U.S. Army Gen. Keith Alexander, commander of the U.S. Cyber Command, director of the National Security Agency (NSA), testifies during a Senate Appropriations Committee hearing on Capitol Hill, in June. Mark Wilson/Getty Images
The Director of National Intelligence declassified a set of 10 court documents on Saturday, in which both the Bush and Obama administrations argue that sensitive NSA programs should be kept secret.
The administration declassified the documents under a court order related to two lawsuits filed the Electronic Frontier Foundation.
If you look at the press release from the DNI, the big headline is that the Obama administration has finally decided to publicly admit President George W. Bush authorized the collection of bulk amounts of Internet and phone metadata in a program referred to as the “Terrorist Surveillance Program.”
Essentially, the documents explain, in the aftermath of Sept. 11, Bush believed that allowing the NSA swifter access to phone and Internet metadata could help prevent another terrorist attack. Bush authorized this kind of surveillance until 2004, when authorization was shifted to the Foreign Intelligence Surveillance Court.
All this we already knew, though, both through media reports dating back to 2005 and, more recently, documents leaked by former NSA contractor Edward Snowden.
The documents, however, do show something interesting: Both the Bush administration and the Obama administration believe these surveillance programs are critical to national security and both of them believe it is critical to keep them secret.
In a 2007 court filing, Gen. Keith Alexander, the director of the NSA, said the metadata collection programs “are among the most important intelligence tools available to the United States for protecting the Homeland from another catastrophic attack.”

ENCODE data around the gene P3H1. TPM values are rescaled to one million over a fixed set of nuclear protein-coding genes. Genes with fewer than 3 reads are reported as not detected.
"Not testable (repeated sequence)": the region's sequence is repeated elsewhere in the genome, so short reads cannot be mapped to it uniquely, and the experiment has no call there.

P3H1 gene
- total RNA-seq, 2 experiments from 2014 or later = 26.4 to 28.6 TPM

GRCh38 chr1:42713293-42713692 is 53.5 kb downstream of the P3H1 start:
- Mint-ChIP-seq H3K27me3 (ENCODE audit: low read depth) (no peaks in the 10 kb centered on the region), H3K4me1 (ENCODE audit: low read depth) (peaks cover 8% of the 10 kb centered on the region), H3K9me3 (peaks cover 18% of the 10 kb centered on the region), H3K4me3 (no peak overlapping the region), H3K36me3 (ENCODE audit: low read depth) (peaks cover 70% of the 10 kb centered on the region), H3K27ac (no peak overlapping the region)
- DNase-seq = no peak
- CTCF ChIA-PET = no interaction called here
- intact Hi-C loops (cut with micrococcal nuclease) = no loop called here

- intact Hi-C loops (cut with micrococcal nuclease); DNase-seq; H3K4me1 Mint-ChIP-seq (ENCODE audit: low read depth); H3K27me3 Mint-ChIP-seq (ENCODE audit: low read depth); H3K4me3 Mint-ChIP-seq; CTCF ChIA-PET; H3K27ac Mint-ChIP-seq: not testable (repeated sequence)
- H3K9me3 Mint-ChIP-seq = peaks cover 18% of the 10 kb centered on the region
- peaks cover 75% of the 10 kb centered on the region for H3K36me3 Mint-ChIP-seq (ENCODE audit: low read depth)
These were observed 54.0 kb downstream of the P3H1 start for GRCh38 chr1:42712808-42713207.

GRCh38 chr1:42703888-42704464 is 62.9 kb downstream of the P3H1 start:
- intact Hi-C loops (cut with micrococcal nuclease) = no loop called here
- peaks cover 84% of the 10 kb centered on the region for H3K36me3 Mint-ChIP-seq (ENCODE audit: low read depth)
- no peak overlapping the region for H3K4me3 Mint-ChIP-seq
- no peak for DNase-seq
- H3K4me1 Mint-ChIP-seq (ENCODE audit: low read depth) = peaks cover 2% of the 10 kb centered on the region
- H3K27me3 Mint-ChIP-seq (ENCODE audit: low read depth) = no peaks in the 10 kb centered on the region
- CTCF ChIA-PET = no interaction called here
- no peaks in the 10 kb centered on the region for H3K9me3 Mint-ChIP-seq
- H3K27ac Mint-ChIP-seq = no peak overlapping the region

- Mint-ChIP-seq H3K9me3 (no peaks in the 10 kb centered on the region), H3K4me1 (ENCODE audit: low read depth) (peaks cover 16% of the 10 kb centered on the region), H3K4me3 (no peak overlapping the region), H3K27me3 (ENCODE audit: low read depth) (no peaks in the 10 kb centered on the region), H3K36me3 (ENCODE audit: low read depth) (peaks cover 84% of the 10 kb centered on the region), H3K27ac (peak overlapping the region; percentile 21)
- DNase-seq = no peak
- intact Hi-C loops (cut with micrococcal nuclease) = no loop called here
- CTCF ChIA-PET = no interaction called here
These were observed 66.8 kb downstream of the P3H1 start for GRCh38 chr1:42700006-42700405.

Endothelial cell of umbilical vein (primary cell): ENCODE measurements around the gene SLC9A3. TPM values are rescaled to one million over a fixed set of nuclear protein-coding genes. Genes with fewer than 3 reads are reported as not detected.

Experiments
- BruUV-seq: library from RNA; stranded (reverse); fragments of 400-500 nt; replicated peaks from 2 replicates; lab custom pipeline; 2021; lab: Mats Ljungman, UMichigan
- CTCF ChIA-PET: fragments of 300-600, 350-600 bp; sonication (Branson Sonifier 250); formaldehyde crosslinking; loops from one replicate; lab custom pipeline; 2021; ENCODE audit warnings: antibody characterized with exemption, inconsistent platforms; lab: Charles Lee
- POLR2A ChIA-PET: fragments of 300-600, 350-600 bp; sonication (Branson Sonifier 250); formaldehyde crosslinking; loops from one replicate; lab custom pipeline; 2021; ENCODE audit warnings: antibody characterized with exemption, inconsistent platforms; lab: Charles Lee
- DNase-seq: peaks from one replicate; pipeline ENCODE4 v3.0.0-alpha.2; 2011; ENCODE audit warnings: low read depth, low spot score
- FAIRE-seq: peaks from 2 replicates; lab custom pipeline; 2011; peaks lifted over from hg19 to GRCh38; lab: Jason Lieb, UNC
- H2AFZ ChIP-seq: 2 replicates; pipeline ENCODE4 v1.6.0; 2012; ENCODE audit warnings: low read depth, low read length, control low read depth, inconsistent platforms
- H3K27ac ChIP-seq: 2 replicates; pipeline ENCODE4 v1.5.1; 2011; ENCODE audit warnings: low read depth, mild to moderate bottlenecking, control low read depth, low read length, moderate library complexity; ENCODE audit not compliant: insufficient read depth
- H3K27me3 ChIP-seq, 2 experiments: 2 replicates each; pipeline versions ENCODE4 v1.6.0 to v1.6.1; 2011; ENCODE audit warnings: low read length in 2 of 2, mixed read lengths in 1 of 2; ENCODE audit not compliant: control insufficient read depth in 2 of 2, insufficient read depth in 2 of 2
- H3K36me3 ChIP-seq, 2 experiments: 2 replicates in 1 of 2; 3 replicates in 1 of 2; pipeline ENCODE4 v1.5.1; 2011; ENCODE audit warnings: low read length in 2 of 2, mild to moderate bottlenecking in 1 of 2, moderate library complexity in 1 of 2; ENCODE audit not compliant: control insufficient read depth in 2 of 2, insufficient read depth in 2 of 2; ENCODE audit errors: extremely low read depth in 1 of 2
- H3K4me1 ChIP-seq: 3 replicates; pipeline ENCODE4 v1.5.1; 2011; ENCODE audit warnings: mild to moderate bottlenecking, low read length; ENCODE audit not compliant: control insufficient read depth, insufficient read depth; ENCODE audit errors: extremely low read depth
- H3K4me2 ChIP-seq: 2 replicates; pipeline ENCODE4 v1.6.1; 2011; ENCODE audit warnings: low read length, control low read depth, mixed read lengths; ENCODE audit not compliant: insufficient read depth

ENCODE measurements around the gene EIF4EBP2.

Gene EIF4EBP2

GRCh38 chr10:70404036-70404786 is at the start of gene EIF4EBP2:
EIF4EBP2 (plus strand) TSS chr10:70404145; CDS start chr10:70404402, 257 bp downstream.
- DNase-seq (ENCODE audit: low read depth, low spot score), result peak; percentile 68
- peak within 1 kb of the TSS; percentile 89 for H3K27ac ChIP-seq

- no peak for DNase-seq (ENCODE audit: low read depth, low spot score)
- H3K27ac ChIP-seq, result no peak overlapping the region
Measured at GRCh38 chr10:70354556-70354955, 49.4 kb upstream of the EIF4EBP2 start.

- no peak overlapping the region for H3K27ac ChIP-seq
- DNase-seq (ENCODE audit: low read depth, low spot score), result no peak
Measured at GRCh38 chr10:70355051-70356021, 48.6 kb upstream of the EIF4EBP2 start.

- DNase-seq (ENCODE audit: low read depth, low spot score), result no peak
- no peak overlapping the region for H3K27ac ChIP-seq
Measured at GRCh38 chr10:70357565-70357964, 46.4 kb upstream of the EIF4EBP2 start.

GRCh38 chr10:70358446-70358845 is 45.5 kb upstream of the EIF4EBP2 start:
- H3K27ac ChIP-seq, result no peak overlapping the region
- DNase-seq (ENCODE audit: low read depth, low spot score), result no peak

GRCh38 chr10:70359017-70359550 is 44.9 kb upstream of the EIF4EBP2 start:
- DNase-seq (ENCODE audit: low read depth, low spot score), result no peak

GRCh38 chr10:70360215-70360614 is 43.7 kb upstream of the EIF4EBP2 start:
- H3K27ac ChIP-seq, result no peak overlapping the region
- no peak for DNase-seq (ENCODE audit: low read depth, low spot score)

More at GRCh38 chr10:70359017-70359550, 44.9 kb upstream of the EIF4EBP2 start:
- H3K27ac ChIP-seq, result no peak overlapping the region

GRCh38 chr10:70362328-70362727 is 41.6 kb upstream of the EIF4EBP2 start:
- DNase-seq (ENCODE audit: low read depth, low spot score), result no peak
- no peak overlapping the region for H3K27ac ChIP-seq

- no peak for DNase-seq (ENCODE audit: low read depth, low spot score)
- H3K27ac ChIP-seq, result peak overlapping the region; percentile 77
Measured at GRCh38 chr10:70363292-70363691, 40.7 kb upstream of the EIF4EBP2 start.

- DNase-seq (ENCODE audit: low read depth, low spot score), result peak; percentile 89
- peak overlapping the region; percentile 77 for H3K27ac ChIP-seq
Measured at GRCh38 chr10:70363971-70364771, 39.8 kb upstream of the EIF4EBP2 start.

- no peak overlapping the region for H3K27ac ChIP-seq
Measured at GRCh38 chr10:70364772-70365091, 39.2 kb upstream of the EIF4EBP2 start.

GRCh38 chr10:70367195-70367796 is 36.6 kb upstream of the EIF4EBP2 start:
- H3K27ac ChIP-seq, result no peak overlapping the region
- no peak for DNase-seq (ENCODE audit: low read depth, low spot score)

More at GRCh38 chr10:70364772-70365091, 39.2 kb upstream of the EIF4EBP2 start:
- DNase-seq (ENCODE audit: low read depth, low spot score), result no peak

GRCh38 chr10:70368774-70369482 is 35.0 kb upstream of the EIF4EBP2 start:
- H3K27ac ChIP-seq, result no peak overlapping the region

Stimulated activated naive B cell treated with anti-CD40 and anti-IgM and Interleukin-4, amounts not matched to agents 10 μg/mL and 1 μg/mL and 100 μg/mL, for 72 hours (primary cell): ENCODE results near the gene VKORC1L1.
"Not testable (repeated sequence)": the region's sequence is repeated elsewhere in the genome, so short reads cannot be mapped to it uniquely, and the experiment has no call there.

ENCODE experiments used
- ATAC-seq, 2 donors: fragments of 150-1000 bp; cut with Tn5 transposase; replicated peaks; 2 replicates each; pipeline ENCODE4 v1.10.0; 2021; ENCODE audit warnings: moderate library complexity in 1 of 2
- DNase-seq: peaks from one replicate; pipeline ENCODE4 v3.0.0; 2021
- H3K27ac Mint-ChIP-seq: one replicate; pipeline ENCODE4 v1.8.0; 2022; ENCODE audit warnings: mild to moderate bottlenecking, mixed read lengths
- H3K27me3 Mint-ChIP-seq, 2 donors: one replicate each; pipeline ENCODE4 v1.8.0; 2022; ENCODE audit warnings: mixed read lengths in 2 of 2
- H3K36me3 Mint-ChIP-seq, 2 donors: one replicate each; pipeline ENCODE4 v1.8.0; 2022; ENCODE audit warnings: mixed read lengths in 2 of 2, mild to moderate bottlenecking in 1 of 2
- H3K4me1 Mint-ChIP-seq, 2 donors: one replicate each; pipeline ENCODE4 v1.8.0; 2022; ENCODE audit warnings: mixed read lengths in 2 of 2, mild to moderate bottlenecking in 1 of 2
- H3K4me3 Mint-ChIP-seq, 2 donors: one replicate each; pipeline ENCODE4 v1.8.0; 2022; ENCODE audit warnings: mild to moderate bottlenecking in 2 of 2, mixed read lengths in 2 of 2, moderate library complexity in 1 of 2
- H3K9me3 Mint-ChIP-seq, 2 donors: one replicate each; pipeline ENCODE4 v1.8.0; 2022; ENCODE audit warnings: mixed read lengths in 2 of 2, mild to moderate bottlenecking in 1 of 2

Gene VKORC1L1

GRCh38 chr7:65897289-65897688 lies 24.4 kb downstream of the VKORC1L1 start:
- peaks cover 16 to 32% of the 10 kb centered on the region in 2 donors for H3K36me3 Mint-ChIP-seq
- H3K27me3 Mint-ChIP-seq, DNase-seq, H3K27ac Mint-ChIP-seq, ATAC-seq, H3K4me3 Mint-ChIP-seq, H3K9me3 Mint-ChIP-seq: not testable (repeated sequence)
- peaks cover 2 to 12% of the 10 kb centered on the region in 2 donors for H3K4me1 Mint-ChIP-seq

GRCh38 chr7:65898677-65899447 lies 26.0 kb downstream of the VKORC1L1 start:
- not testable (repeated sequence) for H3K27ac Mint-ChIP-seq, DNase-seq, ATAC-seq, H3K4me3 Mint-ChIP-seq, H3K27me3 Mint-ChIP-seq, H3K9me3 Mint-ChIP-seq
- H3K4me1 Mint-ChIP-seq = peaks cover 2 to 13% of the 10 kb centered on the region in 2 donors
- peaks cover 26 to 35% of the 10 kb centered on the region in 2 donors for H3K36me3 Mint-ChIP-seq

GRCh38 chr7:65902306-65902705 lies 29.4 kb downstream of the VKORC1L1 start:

He goes on to ask the court to dismiss the case before them, because it could reveal sensitive sources and methods. They don’t even want to confirm or deny the existence of the program, or if a person is under surveillance, or if an Internet company is handing them information, he said, because then terrorists could find out where the safe havens are.
In a Dec. 20, 2013 filing, James Clapper, the director of National Intelligence, makes much the same argument.
Despite the fact that Osama bin Laden is dead and al-Qaida is on the run, Clapper argues, the threat of terrorism is real and these tools are essential. And despite the fact that many facets of these programs have come to light, much should remain secret, Clapper writes.
Both the Bush administration and the Obama administration also deny that the government is running a “dragnet surveillance” program, as the EFF claims. Instead, they argue they are running programs with clear limits and minimization procedures that protect the Constitutional rights of Americans. But, they say, they can’t make many of those steps public because it would tip off the terrorists.
“I concur with the the NSA that to the extent it must demonstrate that the NSA has not otherwise engaged in the alleged content dragnet, highly classified details about the scope and operation of the [Terrorist Surveillance Program] was not the content dragnet plaintiffs allege, or demonstrate that the NSA has not otherwise engaged in the alleged content dragnet, highly classified details about the scope and operation of the TSP and other NSA intelligence activities would be disclosed, including NSA intelligence sources and methods, thus risking exceptional harm to national security,” Clapper wrote.